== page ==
So, Mike, the governor has tipped his hand that, with a little of this and a little of that, he just might be willing to sign on to this “grand bargain” budget deal being worked out in the Illinois Senate.
The question then becomes what it would take for you, the Speaker of the House, to get behind the deal, and we sure hope you agree that “just say no” no longer will fly.
You are right when you complain that Gov. Rauner has never presented the Legislature with a proposed balanced budget, complete with unpopular tax hikes and program cuts, though he is required by the state constitution to do so. We get that. But we’re way past it.
And we know it offends you that Rauner continues to insist on a few non-budgetary reforms, such as changes in workers’ compensation rules, as part of a budget deal. But let’s face it, Mr. Speaker: The governor was elected to get stuff done. He’s not talking through his hat when he says Illinois better become more business-friendly. And he has dropped his most objectionable demands, such as a couple of “reforms” that might effectively kill unions.
We also know this is a little personal for you, though you say it is not. The governor trashed you when he ran for office, and his allies trash you still. That was foolish of them. People who think elephants have long memories don’t know Mike Madigan.
But there is this so-called “grand bargain” in the works in the Senate now, a gigantic set of interlocking bills that could finally, after more than 20 months, give Illinois a formal budget and go a long way toward solving other big problems, such as the need for more money for Chicago’s schools.
You are sometimes caricatured as a man who cares about nothing except money and power, but we believe — or, more accurately, prefer to believe — that is not true. We like to believe you truly care about Chicago and the public schools and helping the underdog, and this grand bargain certainly moves in that direction.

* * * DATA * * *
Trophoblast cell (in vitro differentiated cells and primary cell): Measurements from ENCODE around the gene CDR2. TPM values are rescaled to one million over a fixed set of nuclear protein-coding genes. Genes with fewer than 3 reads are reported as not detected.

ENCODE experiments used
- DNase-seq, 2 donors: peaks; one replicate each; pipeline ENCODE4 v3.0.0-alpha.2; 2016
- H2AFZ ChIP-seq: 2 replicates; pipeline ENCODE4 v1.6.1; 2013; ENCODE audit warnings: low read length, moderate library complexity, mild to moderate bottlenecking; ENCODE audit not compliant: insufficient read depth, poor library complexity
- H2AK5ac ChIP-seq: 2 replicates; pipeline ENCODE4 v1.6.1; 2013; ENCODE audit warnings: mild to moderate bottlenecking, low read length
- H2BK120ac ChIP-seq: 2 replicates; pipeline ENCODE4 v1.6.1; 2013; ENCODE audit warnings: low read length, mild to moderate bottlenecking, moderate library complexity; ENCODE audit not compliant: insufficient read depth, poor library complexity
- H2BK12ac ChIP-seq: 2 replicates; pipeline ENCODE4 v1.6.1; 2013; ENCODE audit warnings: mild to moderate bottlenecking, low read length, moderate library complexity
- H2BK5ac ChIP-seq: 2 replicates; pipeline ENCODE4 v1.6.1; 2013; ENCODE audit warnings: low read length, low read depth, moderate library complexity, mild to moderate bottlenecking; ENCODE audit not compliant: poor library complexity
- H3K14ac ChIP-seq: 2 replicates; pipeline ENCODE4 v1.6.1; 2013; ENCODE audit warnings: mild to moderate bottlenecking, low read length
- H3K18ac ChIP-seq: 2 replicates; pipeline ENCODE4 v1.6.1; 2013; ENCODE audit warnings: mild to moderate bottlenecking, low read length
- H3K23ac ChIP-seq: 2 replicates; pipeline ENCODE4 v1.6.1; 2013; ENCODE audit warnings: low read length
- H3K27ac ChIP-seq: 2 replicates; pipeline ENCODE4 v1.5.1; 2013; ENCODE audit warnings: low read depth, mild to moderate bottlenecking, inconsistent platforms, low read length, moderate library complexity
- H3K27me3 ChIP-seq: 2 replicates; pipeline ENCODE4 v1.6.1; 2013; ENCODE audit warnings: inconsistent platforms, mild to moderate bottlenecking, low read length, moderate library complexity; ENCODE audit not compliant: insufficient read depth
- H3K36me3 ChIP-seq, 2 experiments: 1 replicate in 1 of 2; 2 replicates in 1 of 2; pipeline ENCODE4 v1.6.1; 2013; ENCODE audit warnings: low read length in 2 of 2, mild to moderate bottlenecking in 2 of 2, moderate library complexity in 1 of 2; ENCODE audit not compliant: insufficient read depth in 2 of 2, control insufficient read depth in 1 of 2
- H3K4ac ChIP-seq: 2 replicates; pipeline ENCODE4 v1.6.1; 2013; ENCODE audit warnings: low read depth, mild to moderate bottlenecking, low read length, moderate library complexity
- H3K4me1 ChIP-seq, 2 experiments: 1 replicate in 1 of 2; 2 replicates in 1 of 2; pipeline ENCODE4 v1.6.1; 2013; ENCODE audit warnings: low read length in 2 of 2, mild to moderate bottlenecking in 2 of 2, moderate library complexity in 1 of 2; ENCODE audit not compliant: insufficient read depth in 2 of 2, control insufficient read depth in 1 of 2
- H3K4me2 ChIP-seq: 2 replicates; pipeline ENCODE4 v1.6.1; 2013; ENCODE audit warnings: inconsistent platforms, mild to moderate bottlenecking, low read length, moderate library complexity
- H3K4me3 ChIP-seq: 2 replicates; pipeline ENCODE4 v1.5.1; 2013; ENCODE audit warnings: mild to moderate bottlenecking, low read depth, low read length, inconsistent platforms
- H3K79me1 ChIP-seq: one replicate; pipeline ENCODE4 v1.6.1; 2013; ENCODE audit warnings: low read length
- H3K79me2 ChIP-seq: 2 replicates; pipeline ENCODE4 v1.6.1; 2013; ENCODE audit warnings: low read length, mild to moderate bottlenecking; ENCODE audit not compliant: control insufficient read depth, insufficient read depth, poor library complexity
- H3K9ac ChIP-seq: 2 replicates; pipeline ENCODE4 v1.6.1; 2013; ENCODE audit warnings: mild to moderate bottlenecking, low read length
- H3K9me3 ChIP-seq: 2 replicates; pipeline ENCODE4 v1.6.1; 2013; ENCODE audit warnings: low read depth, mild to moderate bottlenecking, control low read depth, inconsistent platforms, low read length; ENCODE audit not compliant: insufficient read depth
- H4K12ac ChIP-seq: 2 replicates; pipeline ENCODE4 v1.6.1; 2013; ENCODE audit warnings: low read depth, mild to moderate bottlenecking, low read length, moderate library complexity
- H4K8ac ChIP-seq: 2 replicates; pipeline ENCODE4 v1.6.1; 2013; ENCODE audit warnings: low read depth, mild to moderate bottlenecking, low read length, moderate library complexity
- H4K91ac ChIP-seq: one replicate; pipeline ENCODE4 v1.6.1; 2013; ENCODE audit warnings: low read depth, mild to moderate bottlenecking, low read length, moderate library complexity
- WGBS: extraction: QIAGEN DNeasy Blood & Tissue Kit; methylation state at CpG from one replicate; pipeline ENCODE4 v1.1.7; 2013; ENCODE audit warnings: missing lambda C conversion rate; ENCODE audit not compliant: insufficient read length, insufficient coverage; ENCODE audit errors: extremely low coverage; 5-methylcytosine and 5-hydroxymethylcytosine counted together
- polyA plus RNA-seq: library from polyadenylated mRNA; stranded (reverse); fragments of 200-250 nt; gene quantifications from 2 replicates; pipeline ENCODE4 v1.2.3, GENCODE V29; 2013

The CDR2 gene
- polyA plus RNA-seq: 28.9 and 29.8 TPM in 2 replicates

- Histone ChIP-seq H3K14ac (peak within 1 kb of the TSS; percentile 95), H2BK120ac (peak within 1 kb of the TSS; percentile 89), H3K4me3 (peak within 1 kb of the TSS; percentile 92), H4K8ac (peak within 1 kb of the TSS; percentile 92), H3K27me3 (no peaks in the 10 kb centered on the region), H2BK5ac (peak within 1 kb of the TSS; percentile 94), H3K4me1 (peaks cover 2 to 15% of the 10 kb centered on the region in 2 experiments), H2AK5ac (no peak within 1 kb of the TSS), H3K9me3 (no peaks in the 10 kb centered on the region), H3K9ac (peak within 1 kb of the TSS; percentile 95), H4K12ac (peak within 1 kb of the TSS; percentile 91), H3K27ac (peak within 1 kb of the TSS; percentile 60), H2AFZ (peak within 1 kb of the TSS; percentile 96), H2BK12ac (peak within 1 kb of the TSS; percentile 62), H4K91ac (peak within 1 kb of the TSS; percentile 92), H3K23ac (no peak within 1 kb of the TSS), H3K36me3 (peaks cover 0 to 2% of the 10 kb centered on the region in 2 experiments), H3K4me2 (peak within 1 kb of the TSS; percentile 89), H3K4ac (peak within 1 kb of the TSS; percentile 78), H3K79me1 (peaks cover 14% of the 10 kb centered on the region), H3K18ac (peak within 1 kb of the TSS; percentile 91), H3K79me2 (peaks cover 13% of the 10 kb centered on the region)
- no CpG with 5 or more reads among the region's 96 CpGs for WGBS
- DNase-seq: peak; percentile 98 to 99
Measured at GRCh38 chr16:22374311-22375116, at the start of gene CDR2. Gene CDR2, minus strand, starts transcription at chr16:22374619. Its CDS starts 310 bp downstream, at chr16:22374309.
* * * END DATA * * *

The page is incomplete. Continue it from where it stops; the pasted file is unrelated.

If not this deal now, Mike, then what? Neither you nor the governor has a better idea how to end the political stalemate that is killing our state, one exiting resident at a time. Bills are piling up. Universities and social services are staggering like punch-drunk fighters. If there is no grand bargain, there will be no bargain at all. Illinois will stumble straight into next year’s state elections.
Nobody wants that, right? Or is it the plan? Destroy Illinois to take down a foe?
We would ask the same question of Gov. Rauner.
The way we see it, Mike, if the two Senate leaders negotiating this grand bargain can live with it, so can the rest of us — including you and the governor — though we’ll of course withhold final judgment until the deal is done. Senate President John Cullerton, leader of the Democrats, and Senate Minority Leader Christine Radogno, leader of the Republicans, are worthy champions of their respective party’s priorities and ideologies. If they can find a way to common ground, both you and Rauner will look pathetically unreasonable if you cannot find a way to join them.
Delivering his annual budget address Wednesday, Rauner ran down a list of things he’d like to see in the grand bargain. A number of those items, such as term limits on legislative leaders — that’s aimed at you, Mike — and making permanent a tax credit for research and development, already are in the mix. Other items, such as making a property tax freeze permanent and excluding food and drugs from an expanded sales tax, are not.
Only time will tell whether those are hard or soft demands by the governor, and whether they are politically doable or deal-breakers. The governor’s next steps will reveal just how amenable to compromise he really is.
But now the Senate could use a similar signal from you, too, Mike. Senators on both sides of the aisle will be asked to take difficult votes. That’s easier to do if they know they’re not taking a risk for nothing, if they know this grand bargain stands even a chance in the House and with the governor.
Would this be a win for Rauner? Sort of. He would get a few of the reforms he has insisted on. But only after 20 months of losing really badly.
If you were out to make point, Mike, you have.
Now let’s do what’s best for Illinois.
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